The creation of geometries using Gmsh can be tricky at times. This post addresses the very basics of geometry generation using a circle as an example.
There are two ways of constructing geometries using Gmsh: using the Graphical User Interface (GUI) or simply by creating a text file (.geo) in a text editor, using Gmsh’s syntax. The latter one will be quite useful for more complex or parametrized geometries, and we’ll touch on it at the end of this post.
Create a circle using Gmsh’s GUI
Generally, it is appropriate to start working with the GUI at the beginning, if you have never used Gmsh before. This will ramp up the learning curve and allows you to learn Gmsh’s syntax. I personally like using a combination of both: GUI and text editor in parallel, as some things are done quicker one way rather than the other. For this reason I will compare the workflow shown on the GUI to the text file generated, for you to see their similarities.
There is a consistent workflow in the generation of geometries in Gmsh. A circle is a 2D geometrical entity and we will need to define three characteristics: the points that define our plane (at least three), the lines that connect our points and the surface itself. In the image below we show how to expand the Geometry tree and create points within the interface. By selecting Point a new window pops up, enabling you to select the rectangular coordinates where the points will be located.
Creating points in Gmsh
Defining five points to create a circle
To generate a circle you will need to connect the points created using the Circle arc feature in the tree, first choosing the starting point, the center of the circular arc and the end point as shown below.
Boundaries of the circle
Note that Line 1 connects Point 2 and Point 3 with center in Point 1, Line 2 connects Point 3 and 4 with center in Point 1, and so on. Once we have connected all the dots, we have identified the circumference of the circle, hence, only its boundary line. Since the face of our geometry is flat, we can use the Plane Surface feature to define the circle.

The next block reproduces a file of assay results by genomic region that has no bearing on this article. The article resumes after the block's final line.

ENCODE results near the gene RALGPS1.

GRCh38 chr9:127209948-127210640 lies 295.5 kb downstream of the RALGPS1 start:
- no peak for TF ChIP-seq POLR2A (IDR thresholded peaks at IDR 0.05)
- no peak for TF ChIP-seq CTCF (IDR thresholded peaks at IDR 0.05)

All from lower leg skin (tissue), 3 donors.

The Plane surface feature enables you to create solid surfaces or with holes. First we need to select the surrounding boundary, and then if any, the boundaries of the holes within the surface.
Surface of the circle
In our case we have a solid surface, so we can press ‘e’ to end the selection. This last step finalizes the creation of a circle using Gmsh’s GUI. At the end of the menu tree you will find a feature called Edit Script, when we click on it we a text editor pops up with the script that describes the geometry you have just created.
Script generated in Gmsh’s syntax
Parametrizing your geometry
For simple geometries the GUI is quite user friendly and the syntax is sequential and easy to understand, but what if we want to model and compare circles of different radii, or what if we want have more complex geometries? In this case can use a text editor to create a .dat file to generate a personalized menu on the GUI.
In the .dat file we will parametrize the location of the center of the circle and we will create an input function to read from the GUI the location in rectangular coordinates and the radius or the circle.
Parametrization of location of center of the circle and creation of a menu to control it along with the radius dimensions in meters
The .dat file needs to be included into our .geo file and everything should be parametrized accordingly as shown below:
Parametrized .geo file
As we see, the coordinates are the only ones that need to be substituted with the new parameters. The numbering of the Point, Circle, Line Loop and Plane Surface features don’t need to be changed.
When we open the GUI we see the final result of our geometry: a circle that can be generated anywhere in the xy-plane, controlling the location of its center and its radius.
Circle generation depending on center location and radius in xy-plane
We can also take a step further and make it more general, by defining the plane where we want the circle to be created. Since we already have defined our main circle, we can clearly see that depending on the plane, we only need to move some of the points around to meet our needs.
Let’s create a new menu item using Flags. Flags are very convenient as they enable Gmsh (and GetDP) to create combinations based on choices. This addition will create a drop down box with the different plane choices:
As we see, the choices 0, 1 and 2, are tied to the places XY, XZ and YZ respectively.
Let’s leave the rest of our .dat file the same and just add or subtract the radius of the circle whenever needed on the .geo file.
Using Flags on your .geo file
With these subtle changes we have a more general way to create circles in any of the aforementioned planes, varying the radius and position of its center.
Circle in plane YZ, Center at P(1m,2m,3m) and Radius 4m